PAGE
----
The results of the of the school system - designed to review its efficiency - will be released to the public next Thursday, and likely no sooner.
Enough is Enough, a citizens group that pushed to undertake the operational audit and then later assisted town officials in developing the request for proposals to hire a firm to complete the work, had sought to have a copy of the report released before next Thursday’s presentation by the audit firm, Evergreen Solutions.
Bruce Wadleigh, a member of the Enough is Enough Steering Committee, said in an interview that the group would have liked to see the report in advance of next week’s meeting so it can read through it to check to make sure that all of the parts of the audit were covered and come up with specific questions for the presentation, based on what the report says.
“(School and town officials) told us we weren’t going to see it until the public sees the final results,” he said.
Jennifer Scuteri, chairman of the Hamilton Board of Selectmen, told members of Enough is Enough that even though the group helped lead the passage of a vote to implement the audit, the report can’t be released to Enough is Enough without making it available to everyone.
“We can’t give greater rights to one public group than any other public group,” she said.
Molly Martins, chairman of the Wenham Board of Selectmen, said that when the report – which is a few hundred pages long - is final it will be posted to the Internet and copies will be available at the in and the .
Both school and town officials have said that the final report will remain private until next Thursday’s public meeting at at 7 p.m.
The audit offers “no smoking gun” and the cost savings it recommends, “are mostly one-time fund transfers,” according to someone who did not see a draft copy but was briefed on its contents. The draft copy of the audit does recommend closing an elementary school, the person said.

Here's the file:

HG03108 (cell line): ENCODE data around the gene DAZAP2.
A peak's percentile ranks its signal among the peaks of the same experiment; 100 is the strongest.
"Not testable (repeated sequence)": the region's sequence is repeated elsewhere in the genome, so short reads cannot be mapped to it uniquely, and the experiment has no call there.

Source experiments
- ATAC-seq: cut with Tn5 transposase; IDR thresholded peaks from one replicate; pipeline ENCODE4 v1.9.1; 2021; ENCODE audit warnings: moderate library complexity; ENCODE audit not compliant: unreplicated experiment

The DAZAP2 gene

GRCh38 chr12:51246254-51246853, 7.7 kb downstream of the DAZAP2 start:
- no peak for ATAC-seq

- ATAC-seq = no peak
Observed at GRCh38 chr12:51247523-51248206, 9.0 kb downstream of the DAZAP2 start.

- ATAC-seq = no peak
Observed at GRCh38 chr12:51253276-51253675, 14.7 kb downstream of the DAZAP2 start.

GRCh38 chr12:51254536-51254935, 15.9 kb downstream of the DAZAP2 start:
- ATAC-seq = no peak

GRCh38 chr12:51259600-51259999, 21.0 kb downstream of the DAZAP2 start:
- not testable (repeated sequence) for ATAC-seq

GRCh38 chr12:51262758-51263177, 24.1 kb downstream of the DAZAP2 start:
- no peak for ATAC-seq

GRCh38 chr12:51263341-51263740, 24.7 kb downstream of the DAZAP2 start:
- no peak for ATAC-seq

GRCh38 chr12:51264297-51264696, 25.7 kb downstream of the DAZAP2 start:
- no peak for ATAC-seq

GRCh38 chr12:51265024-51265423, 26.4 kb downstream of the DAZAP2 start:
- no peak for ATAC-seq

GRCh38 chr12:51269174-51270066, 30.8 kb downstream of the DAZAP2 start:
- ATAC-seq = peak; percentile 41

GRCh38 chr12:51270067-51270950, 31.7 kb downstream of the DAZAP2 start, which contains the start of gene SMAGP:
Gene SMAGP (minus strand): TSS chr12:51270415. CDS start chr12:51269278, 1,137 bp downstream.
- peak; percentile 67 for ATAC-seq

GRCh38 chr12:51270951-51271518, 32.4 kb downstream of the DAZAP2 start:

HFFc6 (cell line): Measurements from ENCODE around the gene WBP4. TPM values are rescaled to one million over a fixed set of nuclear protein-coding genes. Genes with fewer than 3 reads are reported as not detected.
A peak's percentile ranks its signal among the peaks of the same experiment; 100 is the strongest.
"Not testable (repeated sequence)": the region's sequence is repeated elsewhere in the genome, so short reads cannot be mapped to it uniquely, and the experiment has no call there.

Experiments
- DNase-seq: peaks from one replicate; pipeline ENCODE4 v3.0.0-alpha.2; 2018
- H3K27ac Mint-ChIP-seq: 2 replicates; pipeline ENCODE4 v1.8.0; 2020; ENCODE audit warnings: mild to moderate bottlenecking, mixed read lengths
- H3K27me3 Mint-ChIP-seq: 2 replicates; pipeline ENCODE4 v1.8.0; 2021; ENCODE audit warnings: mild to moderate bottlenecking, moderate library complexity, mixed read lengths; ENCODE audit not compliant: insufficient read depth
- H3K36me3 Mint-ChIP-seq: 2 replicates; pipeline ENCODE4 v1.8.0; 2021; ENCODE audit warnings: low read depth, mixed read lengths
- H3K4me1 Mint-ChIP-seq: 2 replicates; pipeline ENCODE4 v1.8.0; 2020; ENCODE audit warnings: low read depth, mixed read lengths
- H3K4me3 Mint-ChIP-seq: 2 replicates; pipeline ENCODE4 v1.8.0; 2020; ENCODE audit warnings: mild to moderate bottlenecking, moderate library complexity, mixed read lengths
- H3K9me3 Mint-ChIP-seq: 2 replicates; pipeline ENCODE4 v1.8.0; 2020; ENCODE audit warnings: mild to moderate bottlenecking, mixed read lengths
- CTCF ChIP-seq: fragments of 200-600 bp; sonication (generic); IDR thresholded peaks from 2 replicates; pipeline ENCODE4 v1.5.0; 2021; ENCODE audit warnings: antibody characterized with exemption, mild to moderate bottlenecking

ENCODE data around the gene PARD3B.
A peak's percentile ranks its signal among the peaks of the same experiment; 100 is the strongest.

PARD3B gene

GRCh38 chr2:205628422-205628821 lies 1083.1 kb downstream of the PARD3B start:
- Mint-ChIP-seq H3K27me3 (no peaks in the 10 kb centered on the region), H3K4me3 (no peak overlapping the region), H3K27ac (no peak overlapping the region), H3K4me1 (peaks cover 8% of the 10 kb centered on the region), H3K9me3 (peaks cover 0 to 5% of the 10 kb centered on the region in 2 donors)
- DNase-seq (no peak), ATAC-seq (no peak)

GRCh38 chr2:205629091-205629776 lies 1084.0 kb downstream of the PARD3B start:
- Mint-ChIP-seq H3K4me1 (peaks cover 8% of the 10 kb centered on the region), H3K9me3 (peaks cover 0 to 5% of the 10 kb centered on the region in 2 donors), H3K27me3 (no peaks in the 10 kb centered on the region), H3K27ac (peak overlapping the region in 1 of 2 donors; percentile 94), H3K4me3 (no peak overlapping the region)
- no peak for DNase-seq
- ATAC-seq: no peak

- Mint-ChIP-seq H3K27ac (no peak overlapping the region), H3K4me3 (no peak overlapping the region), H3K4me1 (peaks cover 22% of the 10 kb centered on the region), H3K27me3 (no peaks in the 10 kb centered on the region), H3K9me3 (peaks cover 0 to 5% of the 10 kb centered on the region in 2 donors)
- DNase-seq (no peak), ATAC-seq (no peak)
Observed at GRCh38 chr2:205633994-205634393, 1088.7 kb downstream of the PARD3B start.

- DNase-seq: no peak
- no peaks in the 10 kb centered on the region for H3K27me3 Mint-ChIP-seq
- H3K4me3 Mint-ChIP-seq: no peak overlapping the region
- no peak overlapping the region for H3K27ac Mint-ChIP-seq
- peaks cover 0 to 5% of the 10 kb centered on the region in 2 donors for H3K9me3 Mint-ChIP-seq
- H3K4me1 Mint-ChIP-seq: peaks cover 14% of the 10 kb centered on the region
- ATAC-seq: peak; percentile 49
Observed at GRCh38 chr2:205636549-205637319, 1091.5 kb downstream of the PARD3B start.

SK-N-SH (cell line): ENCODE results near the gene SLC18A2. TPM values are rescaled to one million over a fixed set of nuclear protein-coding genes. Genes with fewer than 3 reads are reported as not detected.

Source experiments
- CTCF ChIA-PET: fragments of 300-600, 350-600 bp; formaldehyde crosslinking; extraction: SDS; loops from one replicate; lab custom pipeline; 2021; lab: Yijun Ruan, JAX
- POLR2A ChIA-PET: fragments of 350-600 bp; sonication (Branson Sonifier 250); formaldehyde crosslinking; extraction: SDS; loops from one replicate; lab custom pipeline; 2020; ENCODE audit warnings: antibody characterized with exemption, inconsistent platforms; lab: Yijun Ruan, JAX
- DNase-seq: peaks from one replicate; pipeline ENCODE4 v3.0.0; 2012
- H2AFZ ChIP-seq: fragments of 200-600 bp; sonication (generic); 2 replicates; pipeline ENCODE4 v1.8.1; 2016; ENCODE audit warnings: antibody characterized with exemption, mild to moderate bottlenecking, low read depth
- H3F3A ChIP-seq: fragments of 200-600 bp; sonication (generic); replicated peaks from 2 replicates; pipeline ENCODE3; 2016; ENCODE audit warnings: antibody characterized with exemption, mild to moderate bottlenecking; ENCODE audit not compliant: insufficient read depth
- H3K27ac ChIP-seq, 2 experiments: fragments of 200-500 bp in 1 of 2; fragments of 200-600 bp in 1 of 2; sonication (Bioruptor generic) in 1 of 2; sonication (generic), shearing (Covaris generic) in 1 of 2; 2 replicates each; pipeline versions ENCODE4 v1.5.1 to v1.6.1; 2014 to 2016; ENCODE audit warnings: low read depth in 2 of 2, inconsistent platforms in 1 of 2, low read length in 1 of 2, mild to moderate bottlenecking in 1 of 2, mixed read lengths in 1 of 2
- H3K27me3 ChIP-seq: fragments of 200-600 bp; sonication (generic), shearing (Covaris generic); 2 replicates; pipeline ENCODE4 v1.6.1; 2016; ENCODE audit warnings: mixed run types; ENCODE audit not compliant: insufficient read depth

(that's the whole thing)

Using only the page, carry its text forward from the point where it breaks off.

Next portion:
The draft audit was previously distributed to School Committee Chairwoman Alexa McCloughan, Superintendent Dr. Raleigh Buchanan and Assistant Superintendent Peter Gray earlier this month and they both returned their “technical review” comments to Evergreen.
Scuteri said the review of a draft copy earlier this month was designed to avoid factual errors, citing an audit report a few years ago in Gloucester that recommended adding a principal to a school that had been closed.
Scuteri, in an interview, said she’s also hoping that there’s some savings recommendations in the audit that can be implemented for the fiscal 2012 budget year, which begins July 1.
Originally, the boards of selectmen in both towns had planned to jointly meet later this week to hear from the audit firm. But Evergreen was asked to go back and examine some areas in further depth.
“It’s lagging a week now because we have asked (the firm) to dig deeper into the data,” Scuteri said last week.
Wadleigh said that he didn’t think any changes would be made between the draft version and final version but that the concern has “been bantered around.”
Hamilton Town Manager Michael Lombardo said those concerns are unfounded and said that all of the feedback sent to Evergreen had to go through him and he wouldn’t allow any changes, he said.
“You have to have trust in the process that we will get a quality product,” Scuteri said.
Hamilton Selectman Bill Bowler also defended the process.
“We don’t want to get a $90,000 report and find flaws in it,” he said.